Which Joe gave his name to ‘sloppy joes’? We look at five interesting sandwiches and their lexical origins.
A triad containing a root, a major or minor third, and a perfect fifth.
- ‘Where there is no figure under a note, the convention is that this denotes the most common chord, which Mr Protheroe describes as a root-position chord.’
- ‘The melody is built out of the intervals of the common chord.’
- ‘He introduced pupils first to the notes of the common chord (doh - me - soh), patterning the sounds with the voice and exercising the intervals involved until sound and symbol were firmly associated in the pupil's mind.’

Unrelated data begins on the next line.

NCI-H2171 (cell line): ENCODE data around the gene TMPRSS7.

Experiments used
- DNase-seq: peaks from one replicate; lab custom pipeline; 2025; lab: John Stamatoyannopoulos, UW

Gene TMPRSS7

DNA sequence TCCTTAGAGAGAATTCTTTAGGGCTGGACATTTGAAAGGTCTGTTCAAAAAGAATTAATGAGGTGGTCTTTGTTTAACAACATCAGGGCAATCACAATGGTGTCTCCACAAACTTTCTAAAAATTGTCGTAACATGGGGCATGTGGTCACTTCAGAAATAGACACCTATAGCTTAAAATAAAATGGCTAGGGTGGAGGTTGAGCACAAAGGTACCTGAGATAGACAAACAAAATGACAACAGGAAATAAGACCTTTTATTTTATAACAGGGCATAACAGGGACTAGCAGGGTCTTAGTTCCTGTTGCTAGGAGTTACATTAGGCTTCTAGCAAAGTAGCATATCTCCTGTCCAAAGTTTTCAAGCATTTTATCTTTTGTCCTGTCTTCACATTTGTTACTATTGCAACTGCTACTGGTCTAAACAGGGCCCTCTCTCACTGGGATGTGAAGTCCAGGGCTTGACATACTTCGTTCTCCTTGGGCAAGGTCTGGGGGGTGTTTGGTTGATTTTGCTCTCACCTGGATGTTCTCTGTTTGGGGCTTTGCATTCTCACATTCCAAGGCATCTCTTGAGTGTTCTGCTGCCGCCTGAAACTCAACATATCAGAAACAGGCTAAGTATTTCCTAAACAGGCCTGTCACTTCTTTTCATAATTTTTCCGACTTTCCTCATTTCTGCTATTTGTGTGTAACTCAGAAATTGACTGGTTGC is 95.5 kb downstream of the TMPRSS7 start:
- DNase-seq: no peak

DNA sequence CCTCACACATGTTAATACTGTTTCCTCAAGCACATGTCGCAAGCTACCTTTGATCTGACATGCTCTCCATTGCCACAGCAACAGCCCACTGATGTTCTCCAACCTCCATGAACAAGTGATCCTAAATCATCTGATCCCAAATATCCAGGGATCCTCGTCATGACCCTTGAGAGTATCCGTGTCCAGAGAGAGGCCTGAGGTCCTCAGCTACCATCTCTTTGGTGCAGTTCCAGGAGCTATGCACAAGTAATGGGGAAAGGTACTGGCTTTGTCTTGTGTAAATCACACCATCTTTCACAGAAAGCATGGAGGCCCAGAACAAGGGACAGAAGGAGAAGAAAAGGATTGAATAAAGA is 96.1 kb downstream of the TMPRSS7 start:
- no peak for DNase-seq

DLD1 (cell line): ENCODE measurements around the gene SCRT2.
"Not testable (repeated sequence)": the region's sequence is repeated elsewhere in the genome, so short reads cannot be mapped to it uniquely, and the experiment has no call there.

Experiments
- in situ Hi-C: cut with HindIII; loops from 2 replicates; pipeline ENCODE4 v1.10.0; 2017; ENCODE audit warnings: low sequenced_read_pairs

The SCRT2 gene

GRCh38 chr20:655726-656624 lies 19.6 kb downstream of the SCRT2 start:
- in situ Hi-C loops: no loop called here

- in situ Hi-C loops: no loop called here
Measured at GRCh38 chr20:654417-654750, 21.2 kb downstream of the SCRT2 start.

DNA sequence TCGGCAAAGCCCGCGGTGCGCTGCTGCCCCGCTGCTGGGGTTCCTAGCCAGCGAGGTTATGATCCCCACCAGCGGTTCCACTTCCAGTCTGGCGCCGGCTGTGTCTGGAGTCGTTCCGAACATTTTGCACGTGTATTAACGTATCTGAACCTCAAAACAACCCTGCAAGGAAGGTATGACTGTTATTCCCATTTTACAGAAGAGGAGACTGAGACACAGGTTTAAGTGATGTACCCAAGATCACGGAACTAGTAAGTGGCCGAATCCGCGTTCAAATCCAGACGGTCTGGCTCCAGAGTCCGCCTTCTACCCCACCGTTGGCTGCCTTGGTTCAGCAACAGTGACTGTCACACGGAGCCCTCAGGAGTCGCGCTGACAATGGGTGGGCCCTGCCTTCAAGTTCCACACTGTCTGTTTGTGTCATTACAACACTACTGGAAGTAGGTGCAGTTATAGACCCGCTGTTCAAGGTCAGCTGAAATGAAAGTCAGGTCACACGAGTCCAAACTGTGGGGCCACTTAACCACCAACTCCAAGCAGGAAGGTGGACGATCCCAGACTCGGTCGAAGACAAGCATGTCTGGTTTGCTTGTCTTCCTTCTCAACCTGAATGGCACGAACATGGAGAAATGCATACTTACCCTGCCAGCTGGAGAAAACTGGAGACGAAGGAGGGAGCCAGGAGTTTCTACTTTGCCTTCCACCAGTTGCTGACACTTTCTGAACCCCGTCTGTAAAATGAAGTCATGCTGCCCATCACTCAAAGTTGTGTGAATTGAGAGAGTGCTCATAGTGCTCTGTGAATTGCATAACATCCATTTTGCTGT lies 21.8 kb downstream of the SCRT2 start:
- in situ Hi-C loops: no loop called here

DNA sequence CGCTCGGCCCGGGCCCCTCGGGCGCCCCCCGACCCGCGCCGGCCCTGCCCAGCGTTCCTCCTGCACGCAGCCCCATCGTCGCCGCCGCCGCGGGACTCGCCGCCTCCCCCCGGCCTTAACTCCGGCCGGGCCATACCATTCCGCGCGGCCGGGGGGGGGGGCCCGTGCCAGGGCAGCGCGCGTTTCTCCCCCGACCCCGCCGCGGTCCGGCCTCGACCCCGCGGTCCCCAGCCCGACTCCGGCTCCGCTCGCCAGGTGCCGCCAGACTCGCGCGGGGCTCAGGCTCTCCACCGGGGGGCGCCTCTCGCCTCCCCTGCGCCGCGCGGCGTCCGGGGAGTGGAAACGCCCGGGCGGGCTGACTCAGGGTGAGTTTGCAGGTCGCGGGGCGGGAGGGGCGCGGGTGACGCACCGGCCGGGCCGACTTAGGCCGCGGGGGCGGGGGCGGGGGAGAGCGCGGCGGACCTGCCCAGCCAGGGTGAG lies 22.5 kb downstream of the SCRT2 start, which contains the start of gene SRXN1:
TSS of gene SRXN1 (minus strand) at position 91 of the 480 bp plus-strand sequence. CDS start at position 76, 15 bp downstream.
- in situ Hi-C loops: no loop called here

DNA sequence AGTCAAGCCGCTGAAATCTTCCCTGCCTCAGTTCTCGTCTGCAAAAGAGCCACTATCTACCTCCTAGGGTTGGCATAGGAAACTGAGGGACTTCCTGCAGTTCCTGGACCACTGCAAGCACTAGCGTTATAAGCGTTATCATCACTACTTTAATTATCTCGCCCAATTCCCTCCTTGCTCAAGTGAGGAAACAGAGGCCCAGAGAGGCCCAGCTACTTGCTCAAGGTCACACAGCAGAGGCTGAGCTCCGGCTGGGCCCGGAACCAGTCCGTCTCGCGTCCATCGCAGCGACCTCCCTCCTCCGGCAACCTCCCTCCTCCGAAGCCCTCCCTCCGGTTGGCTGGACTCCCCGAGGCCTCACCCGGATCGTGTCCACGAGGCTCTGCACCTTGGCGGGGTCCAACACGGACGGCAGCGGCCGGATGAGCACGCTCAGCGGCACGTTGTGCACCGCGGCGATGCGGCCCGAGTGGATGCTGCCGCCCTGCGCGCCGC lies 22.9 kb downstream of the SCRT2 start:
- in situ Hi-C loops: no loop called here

common chord/ˈkämən kô(ə)rd/
Are you looking for a word for a foolish person? We explore twelve interesting words to describe the dunderheads in your life.
Before you run for the hills, let’s run through a list of ‘run’ expressions that are running through our minds.
The definitions of ‘buddy’ and ‘bro’ in the OED have recently been revised. We explore their history and increase in popularity.